No – nothing to do with the naughty Irish Daily Star and the nasty paparazzi. Just another instance of how you can see too much (this time online) and be given the wrong idea….
Don’t believe everything you read on the web! If you go around looking for “Autumn Crocus” (one English name for the German Herbstzeitlose, colchicum autumnale), especially in association with saffron (DE: Safran) you will find a hotch-potch of information. One thing that seems to be true (from my books) is that both the names – Naked Lady and Autumn Crocus – are applied to two amazingly similar plants from different flower families. Mine is from the lily family.
I carried on with my searching because the day after my last blog I saw more of my “naked ladies” to my great surprise in a garden about six houses along from our house in the Naumannstrasse. It all made me get clear about the stigma (the Stempel in German) which in this case is threefold and, joined into the style (Griffel), extends deep into the ground where the ovary is below the level the frost will reach so that the “fruit” can then come up with the leaves in spring. There are six stamens (made up of filament and anther, see photo) and it is from the anther that pollen gets to the stigma with the help of insects.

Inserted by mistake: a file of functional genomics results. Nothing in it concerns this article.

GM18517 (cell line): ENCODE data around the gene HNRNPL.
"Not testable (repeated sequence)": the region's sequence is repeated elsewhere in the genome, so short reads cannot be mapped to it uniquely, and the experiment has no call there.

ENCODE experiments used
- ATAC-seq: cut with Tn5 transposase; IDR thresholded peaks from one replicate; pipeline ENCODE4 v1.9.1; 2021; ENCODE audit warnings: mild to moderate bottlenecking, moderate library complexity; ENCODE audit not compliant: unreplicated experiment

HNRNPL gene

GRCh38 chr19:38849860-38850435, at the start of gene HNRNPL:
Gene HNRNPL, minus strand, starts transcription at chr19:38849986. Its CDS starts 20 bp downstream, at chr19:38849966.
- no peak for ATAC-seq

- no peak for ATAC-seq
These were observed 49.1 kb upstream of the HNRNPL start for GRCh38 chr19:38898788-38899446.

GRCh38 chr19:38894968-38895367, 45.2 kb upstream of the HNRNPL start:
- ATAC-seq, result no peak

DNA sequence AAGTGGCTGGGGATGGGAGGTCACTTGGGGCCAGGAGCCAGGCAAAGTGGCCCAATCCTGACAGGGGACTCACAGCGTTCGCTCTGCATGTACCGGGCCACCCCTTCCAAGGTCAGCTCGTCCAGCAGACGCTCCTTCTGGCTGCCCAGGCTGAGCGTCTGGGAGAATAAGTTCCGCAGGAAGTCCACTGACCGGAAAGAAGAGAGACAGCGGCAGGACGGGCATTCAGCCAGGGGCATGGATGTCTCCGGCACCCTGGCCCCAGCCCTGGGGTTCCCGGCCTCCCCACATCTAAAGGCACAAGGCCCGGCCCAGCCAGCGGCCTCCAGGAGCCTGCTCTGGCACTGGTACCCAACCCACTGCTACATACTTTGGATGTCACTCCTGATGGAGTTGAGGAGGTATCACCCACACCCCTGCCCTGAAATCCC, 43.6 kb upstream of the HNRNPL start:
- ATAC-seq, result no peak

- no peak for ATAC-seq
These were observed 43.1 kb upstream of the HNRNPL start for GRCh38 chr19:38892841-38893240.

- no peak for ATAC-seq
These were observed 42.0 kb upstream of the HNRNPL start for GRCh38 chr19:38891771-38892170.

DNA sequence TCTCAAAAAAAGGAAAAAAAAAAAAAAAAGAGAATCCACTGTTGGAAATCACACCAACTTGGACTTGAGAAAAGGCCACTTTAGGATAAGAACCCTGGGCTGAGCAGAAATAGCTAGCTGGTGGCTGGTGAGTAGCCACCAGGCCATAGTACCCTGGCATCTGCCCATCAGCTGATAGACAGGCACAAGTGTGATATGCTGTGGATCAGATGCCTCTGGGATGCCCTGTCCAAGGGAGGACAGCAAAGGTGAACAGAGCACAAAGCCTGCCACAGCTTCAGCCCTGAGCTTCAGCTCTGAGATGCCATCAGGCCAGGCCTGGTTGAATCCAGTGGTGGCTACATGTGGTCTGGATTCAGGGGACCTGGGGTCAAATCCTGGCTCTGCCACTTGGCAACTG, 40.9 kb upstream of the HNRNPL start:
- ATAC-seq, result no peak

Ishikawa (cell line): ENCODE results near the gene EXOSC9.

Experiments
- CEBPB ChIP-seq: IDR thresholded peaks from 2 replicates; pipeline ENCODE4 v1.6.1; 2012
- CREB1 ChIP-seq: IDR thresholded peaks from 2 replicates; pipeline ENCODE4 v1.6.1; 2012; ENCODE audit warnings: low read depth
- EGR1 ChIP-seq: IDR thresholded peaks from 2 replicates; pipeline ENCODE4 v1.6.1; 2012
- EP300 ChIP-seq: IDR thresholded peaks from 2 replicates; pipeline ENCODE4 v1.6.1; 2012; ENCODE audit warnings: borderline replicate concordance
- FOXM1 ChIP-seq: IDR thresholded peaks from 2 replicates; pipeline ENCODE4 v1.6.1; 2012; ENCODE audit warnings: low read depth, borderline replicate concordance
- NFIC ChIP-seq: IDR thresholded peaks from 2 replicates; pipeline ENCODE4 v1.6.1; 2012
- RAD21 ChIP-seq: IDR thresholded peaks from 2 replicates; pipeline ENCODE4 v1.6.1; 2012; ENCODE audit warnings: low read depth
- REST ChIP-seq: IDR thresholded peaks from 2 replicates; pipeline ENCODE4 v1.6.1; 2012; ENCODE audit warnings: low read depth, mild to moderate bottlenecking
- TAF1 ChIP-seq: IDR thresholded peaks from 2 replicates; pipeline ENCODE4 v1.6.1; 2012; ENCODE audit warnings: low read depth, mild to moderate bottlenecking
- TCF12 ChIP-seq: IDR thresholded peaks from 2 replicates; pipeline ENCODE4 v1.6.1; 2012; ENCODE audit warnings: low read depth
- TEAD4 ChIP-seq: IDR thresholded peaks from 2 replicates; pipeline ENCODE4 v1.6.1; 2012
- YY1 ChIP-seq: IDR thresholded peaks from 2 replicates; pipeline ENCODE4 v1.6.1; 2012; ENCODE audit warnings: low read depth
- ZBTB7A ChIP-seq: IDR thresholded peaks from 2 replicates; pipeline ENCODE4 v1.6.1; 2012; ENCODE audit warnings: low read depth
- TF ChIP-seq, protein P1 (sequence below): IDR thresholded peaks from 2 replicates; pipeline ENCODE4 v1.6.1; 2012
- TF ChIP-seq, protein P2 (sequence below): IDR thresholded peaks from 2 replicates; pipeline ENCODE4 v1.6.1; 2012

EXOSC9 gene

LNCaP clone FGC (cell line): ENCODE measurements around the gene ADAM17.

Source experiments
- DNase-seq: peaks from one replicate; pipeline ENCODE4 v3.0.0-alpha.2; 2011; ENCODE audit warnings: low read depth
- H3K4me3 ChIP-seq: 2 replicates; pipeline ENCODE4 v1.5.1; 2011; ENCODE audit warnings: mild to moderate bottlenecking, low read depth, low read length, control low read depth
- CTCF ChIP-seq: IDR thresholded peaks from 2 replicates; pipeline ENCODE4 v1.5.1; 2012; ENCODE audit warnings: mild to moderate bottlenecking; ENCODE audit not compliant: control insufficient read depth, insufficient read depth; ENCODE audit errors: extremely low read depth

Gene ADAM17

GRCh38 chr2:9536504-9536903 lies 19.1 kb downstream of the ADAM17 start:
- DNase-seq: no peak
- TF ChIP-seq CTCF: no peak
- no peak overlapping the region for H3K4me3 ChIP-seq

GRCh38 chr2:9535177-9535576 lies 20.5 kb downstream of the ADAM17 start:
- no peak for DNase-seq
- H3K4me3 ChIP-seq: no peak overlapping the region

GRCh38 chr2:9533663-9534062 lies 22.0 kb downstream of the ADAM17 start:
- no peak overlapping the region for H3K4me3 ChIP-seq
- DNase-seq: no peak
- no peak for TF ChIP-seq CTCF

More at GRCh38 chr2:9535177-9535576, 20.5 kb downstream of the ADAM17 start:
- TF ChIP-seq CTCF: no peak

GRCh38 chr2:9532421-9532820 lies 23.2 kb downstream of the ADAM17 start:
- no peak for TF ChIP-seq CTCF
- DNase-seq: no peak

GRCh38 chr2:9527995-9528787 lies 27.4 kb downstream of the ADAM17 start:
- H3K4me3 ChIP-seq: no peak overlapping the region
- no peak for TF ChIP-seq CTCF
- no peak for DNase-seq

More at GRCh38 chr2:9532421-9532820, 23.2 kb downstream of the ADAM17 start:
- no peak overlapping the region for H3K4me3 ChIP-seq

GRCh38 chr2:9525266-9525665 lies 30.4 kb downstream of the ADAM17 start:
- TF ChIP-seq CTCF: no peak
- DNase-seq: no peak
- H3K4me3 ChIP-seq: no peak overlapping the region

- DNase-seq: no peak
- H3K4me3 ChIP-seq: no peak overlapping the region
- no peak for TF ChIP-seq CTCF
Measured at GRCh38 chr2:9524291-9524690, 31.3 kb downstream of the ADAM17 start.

The whole plant is poisonous. Do not be misled by its main name in English, Meadow Saffron. And if you are a hunter-gatherer, looking for free food and fresh vitamins in spring, be very careful not to confuse its leaves with those of ramsons (Bärlauch) – I found a website for apothecaries that pointed out that fatalities are not unknown.
The autumn crocus that is a true crocus, from the iris family, is crocus sativus, and if anybody is growing it in Ilmenau I’ve yet to hear. Blogging seems to take up time! This week the time was easier to find than when all the teaching and translation is afoot. I did have to steel myself to using the bit of spare time for some tidying of teaching notes and bookshelves… a slow process if you start reading, as I always do! I found Stanley Varo’s monograph on Little Germany, in Bradford (which you could call my home town). Think it may be my next bit of the miscellany…TTFN